I bid the colourful town of San Marco adieu and caught the water taxi to the town of San Pedro on the surrounding shore of the lake. My first day in San Pedro was Australia Day so my inner patriot came out and I went to play some two up and share a coupla middies at a local bar. I got talking to a Scottish dude by the name of Ian who was also on his bike but heading north. He had been in San Pedro for the past month because of the magnetic effect the lake has on you and he had also met a lass from New York who he had fell head over heals for.
Ian told me that him and some friends were planning a two day Kayak micro-adventure around the circumference of the lake and wanted to know if i was in. Lock it in Eddie. So a few days later four of us – Ian, Alice, Lauren and I – embarked on our adventure. Being out on the water and using different muscles was a hoot. Late in the afternoon we found our own private beach to camp on for the night and devoured s’mores (a marshmallow, chocolate and biscuit sandwich) and had a pretty epic jungle backdrop that light up with fireflies at night. I had never seen fireflies before and i had no idea what the heck a s’more was so it was a night of firsts for me.
I had one more thing to do before i left the lake and continue south. I had heard about a cult religion that many of the locals take very seriously around here. Maximon is like a folk saint and the story goes that one day when all the men were out in the fields Maximon slept with their wives (all at once). Somewhere along the line i think people got confused because following this Maximon became a god.
Every year Maximon resides in a different families house where people visit and bring gifts. I was told that Maximon likes cigarettes and beer so i brought him cigarettes and beer.
Lake Atitlan is one of those places that attracts people for a reason. The lake has a magical vibe to it and plenty of quirky twists to keep you interested. if you haven’t been put it on your list.
El Salvador, Honduras y Nicaragua
It was time to leave so i began towards El Salvador. On the second day riding the heavens opened and i got my first wet season drenching so around lunch time i pulled into a large processing mill where the security dudes let me have some shelter until the rain passed.
One of the truck drivers leaving the mill stopped and called me over to his truck and at first i thought he was offering me a ride. i politely declined but then he started saying something about “a girl” and “on a bike” then i thought that he thought that i was a girl. I politely explained to him that wasn’t a girl and that i was in fact a boy. then he said something about “another cyclist”. my translation skills are bad but we got to point in the conversation where we both agreed that he said “there is another girl cyclist about 20km behind me”. I was curious to know who this other cyclist was so after the rain stopped i continued riding to see if i could find her.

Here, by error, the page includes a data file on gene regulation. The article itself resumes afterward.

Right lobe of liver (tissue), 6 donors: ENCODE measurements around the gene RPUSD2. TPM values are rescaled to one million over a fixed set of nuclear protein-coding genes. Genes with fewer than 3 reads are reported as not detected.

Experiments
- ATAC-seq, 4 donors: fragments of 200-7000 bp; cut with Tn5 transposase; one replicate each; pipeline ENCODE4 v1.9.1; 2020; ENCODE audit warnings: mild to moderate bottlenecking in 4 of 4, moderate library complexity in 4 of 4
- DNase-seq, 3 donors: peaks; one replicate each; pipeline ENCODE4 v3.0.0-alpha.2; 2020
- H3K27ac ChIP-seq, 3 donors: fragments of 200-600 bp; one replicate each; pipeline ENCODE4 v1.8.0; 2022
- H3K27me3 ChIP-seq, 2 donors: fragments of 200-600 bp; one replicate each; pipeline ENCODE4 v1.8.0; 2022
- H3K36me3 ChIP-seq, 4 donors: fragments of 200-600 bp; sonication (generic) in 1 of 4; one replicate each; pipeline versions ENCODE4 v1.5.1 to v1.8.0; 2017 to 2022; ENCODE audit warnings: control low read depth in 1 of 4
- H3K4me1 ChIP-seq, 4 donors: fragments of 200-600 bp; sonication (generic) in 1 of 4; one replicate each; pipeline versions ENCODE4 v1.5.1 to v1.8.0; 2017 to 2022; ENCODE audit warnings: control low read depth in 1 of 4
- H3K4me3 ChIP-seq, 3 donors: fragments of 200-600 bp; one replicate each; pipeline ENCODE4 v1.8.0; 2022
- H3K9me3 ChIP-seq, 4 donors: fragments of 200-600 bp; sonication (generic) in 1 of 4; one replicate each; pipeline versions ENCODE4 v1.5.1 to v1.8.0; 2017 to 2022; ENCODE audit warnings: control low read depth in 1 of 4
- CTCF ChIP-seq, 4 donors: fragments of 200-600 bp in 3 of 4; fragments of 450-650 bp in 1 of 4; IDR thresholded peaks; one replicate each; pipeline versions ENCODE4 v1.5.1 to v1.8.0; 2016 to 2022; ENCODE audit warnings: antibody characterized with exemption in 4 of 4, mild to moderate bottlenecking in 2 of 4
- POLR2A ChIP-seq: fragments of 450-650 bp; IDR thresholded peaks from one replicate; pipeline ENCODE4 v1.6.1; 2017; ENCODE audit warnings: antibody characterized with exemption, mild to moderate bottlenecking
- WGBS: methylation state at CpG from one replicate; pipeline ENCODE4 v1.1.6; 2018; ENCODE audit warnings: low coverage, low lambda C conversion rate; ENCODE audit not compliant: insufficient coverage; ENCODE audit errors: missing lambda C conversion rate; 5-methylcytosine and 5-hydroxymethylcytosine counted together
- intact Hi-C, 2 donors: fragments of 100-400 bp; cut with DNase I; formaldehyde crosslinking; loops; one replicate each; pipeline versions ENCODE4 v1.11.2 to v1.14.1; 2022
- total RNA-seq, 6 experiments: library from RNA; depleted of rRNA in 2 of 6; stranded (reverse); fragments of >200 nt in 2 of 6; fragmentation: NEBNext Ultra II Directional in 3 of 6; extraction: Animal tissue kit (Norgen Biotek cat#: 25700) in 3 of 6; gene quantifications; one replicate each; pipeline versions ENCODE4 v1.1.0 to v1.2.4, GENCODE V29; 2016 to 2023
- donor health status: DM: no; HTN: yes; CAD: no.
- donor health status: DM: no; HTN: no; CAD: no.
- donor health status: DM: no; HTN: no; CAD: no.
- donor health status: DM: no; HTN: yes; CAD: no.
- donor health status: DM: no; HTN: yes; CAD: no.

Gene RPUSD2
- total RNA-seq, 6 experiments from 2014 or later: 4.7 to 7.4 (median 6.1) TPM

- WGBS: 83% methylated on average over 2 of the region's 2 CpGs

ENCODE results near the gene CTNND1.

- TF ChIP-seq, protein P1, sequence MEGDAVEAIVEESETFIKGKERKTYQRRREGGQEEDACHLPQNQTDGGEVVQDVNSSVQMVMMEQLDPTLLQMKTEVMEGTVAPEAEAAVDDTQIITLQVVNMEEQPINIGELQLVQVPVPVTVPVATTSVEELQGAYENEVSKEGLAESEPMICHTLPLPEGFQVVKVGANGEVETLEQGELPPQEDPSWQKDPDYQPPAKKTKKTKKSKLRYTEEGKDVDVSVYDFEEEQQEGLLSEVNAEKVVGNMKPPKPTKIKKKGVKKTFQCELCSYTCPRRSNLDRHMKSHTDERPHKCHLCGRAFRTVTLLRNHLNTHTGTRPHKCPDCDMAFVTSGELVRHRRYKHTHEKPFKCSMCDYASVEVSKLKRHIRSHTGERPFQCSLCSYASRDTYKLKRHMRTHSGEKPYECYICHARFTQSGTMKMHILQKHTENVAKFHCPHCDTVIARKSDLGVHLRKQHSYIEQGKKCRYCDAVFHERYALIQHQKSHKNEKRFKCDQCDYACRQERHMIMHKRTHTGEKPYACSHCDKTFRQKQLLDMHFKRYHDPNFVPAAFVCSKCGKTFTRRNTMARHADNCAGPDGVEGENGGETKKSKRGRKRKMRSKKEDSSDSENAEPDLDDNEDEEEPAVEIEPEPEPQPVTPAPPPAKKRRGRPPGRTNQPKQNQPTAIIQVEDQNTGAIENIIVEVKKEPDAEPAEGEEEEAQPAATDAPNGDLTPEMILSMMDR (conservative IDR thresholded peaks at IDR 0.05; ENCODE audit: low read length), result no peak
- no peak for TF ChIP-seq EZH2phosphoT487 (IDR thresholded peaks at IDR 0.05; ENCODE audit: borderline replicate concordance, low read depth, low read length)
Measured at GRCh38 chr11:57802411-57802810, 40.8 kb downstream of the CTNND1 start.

Over the next few days people would stop me on the road to tell me about this other cyclist just in front of me. it was getting ridiculous! Eventually, this mysterious and evasive cyclist that i kept on hearing about turned out to be a girl i met 3 and half months prior in the Baja desert! Sophie had taken a zig-zaggin route up into the Mexican highlands where she had totally pimped her ride. It was awesome to see her again and together we rode some nice roads with big fat smooth shoulders.
It was such a good feeling to get back to the coast after being in the mountains of Guatemala for the past month. Both of us were equally frothing with the prospect of the seeing the coast again, so we rode with grins all the way there. We camped on the beach of the towns of Mizata and El Tunco where I managed to get some surf in. Mizata was an empty point break that was pretty mellow when i arrived which was perfect for some more practice. El Tunco on the other hand was a different story. crowded and I ended up eating shit on more than one occasion. I ended up hanging and surfing with a couple of aussies, one of them used to be the drummer in a band from back home; anyone remember “cow town”?
Those big fat smooth shoulders that i mentioned before eventually got the better of me and threw a huge big fat angry spanner in the works. I was a day out from the honduras border when i was riding on the above mentioned shoulder looking down at my ipod trying to find some Stevie Ray Vaughn (very good riding music) when out of no where a car appears – parked in the big fat smooth shoulder that i am riding on. (who the f*ck parks their car in the middle of know where anyway?!).